The Word Abused: ‘Living in Adultery’: Second Time Around

By Mike Willis

In the January issue of Restoration Review, editor Leroy Garrett again attempted to prove that a divorce which occurs for an unscriptural reason does not prohibit remarriage in the sight of God. The first part of this January article was filled with testimony from members of the Lord’s church who were divorced for reasons other than fornication and remarried who had been “persecuted” by congregations which believed such relationships were adulterous. Inasmuch as the testimony of humans does not constitute Bible authority, I am not going to respond to this section of Garrett’s article. The fact that some have suffered the consequences of their sins does not alter the fact that what they did was sinful. I experienced the same types of tuggings of my heart when I read these testimonies as when I read Must The Young Die Too? Just as the murder is right, neither does pathetic stories prove that adultery is right. (Must the Young Die Too? does not try to prove that murder is not sinful.) Both are heart rending but neither can alter the Lord’s law.

One thing seems to have been accomplished in my first article: I did prove that the phrase “living in adultery” is scriptural (cf. Truth Magazine, XIX:53, November 20, 1975, pp. 11-14). Regarding the concept of “living in adultery,” Garrett asserted in his June issue,

“Needless to say that we do not read of living in adultery in the Bible, and, if one stops to think about it, it is one of those expressions that is sheer nonsense” (p. 102).

However, in my reply, I cited Col. 3:5-7 as proof that one can “live” in adultery to proof that the concept is a biblical one. As a rejoinder, Garrett wrote,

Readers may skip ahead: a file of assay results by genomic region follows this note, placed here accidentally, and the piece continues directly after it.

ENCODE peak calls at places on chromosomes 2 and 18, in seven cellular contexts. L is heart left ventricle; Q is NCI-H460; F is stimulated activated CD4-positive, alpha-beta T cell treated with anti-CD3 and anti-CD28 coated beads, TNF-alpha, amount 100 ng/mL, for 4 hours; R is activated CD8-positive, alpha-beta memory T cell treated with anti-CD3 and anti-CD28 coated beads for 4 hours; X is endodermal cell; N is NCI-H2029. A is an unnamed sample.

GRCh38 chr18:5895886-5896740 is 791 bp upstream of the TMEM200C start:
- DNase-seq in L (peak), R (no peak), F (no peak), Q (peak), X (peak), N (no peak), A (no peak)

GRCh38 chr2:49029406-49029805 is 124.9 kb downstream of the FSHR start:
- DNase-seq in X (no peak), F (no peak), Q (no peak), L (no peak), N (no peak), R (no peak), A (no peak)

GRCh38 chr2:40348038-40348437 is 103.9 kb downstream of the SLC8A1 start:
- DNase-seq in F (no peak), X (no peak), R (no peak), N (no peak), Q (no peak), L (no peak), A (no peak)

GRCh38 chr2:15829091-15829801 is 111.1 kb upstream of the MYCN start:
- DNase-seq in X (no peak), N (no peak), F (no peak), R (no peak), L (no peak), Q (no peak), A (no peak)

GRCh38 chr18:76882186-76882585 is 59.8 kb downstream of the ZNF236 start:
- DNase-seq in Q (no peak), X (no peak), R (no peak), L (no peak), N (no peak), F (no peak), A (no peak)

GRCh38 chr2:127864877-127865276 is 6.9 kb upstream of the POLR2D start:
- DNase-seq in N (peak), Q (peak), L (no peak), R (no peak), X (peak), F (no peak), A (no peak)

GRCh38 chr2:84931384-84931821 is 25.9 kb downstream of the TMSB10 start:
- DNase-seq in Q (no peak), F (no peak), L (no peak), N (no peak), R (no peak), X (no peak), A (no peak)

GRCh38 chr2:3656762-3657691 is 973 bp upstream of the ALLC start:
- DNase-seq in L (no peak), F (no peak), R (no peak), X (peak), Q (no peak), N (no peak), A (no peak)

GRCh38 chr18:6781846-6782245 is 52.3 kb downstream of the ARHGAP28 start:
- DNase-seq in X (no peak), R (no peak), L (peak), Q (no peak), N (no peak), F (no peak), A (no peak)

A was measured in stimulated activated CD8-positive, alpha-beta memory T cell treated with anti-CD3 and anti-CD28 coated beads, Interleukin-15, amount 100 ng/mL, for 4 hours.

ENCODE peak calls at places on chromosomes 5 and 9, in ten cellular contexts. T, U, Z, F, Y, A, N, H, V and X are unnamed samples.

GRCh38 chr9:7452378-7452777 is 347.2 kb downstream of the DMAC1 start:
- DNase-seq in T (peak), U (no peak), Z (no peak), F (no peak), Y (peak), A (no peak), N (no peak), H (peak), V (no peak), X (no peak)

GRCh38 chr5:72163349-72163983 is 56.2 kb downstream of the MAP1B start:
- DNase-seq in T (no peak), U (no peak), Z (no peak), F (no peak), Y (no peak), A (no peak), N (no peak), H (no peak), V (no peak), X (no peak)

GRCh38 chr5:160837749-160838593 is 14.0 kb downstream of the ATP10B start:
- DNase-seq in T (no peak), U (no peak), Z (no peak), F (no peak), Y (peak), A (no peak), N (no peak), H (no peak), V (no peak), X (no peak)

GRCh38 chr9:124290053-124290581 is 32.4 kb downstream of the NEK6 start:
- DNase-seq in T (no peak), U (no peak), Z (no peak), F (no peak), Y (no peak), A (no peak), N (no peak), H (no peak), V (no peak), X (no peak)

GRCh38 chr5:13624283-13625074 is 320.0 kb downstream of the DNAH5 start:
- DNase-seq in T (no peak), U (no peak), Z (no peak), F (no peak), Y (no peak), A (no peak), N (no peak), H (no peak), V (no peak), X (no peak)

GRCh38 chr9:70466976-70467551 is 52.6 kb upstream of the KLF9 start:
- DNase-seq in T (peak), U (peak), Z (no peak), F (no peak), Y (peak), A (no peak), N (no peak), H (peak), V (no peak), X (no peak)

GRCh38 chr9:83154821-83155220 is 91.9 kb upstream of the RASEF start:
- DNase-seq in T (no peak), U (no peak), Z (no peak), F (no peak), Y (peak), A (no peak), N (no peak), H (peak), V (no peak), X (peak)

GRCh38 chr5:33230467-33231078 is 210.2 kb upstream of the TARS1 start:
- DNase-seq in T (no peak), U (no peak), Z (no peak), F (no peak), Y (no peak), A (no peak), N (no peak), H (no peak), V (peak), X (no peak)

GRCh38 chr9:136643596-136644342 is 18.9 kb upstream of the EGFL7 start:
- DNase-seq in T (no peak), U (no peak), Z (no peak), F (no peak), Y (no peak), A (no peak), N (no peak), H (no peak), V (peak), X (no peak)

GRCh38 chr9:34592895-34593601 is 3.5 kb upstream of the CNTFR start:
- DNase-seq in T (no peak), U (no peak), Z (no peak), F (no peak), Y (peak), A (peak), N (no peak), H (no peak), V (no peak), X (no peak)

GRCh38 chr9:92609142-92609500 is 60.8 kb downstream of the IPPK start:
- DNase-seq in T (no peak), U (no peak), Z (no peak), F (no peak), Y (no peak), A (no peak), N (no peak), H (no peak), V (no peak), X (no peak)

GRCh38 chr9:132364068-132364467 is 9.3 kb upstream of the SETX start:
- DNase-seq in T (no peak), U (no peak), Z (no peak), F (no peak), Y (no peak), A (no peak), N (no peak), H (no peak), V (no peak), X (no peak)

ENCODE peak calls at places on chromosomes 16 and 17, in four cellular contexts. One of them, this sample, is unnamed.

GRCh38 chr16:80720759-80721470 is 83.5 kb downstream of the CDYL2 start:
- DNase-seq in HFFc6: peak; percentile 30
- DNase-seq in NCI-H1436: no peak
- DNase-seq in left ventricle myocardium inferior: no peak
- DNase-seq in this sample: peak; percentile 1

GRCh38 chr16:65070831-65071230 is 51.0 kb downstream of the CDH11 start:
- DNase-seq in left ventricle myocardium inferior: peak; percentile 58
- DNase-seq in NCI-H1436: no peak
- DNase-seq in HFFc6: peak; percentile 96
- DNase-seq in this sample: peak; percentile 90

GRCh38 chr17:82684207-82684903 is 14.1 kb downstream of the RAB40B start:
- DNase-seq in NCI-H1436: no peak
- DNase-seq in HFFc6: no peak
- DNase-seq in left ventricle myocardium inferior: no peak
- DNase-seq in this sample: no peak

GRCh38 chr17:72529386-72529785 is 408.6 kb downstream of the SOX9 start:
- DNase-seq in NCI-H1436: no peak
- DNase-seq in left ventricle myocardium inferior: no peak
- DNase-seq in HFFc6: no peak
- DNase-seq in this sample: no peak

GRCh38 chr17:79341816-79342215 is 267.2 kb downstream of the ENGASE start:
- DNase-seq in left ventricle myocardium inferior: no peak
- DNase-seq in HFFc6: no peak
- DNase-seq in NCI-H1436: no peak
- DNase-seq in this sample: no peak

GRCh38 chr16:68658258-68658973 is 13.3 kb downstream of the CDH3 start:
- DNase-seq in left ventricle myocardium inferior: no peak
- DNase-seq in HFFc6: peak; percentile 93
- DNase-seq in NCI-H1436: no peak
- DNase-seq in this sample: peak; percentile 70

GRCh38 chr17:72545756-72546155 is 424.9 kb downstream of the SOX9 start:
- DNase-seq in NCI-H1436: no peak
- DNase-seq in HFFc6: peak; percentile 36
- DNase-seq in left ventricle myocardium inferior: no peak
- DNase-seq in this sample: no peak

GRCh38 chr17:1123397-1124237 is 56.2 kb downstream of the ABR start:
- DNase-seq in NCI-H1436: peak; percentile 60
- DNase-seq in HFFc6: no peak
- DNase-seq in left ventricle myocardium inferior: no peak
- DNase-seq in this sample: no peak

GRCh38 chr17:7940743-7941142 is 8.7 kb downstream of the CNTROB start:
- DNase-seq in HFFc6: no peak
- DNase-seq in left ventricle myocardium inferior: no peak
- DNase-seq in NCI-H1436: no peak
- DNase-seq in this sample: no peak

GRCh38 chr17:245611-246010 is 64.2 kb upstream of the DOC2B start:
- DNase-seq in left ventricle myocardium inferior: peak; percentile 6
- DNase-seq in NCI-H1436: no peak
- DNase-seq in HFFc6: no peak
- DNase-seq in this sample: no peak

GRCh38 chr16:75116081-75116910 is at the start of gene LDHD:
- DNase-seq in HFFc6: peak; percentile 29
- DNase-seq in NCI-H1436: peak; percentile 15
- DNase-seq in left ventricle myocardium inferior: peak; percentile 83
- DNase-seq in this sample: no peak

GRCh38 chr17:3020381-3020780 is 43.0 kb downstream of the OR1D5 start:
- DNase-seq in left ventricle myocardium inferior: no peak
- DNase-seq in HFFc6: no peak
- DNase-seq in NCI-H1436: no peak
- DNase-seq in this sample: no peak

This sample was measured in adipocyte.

“One might point to Col. 36-7 where Paul lists several sins, such as immorality and covetousness, and then sayst ‘In these you once walked, when you lived in them,’ and come up with the idea of living in adultery. This would be alright, for this refers to practicing these particular sins. But our people do not use ‘living In adultery’ In this sense, for they apply It to people they believe to he ‘unscripturally married'” (p. 204).

At least we have gotten Garrett to admit that “living in adultery” is scriptural terminology. Now, I need to get him to see that the application of the term can include those who are having sexual relations with someone other than their scriptural mate. Brother Garrett, we are charging that every time a person participates in sexual intercourse with any partner other than his scriptural mate, he is practicing adultery. If the relationship is continuous, he can scripturally be described as “living in adultery.”

In the latter part of his article, the editor of Restoration Review listed four points which he thought proved his contention that a person who has divorced and remarried without the sin of sexual unfaithfulness being the cause of the divorce has the right to live with the second companion. Since these four points are the heart of his article, my reply shall center on them. Here is Garrett’s first point:

“1. All people who are legally married are indeed married and therefore cannot he guilty of adultery in their relation with each other.”

In this argument, Garrett argued that adultery is “sexual intercourse outside marriage” and, since, these people are married to each other they cannot possibly be guilty of “adultery.” The problem with this is in the statement “all people who are legally married are indeed married.” That simply is not true! As proof, consider the following evidences:

1. Rom. 7:2-“So then if, while her husband liveth, she he married to another man, she shall he called an adulteress

2. Mt. 5:32-“But I say unto you, That whosoever shall put away his wife, saving for the cause of fornication, causeth her to commit adultery: and whoever shall marry her that is divorced committeth adultery.”

3. Mt. 19:9-“And I say unto you, whosoever shall put away his wife, except it be for fornication, and shall marry another, committeth adultery; and whosoever marrieth her which Is put away doth commit adultery.”

You can read similar statements in Mk. 10:12 and Lk. 16:18. Each of these passages reveal that adultery was committed in the act of sexual intercourse with one to whom the party was married. Garrett’s first point is obviously in conflict with the revealed word of God.

Garrett’s second main point was this:

“2. Adultery is a God-designated sin, but ‘Living in Adultery’ is a man-designated sin, and therefore is no sin.”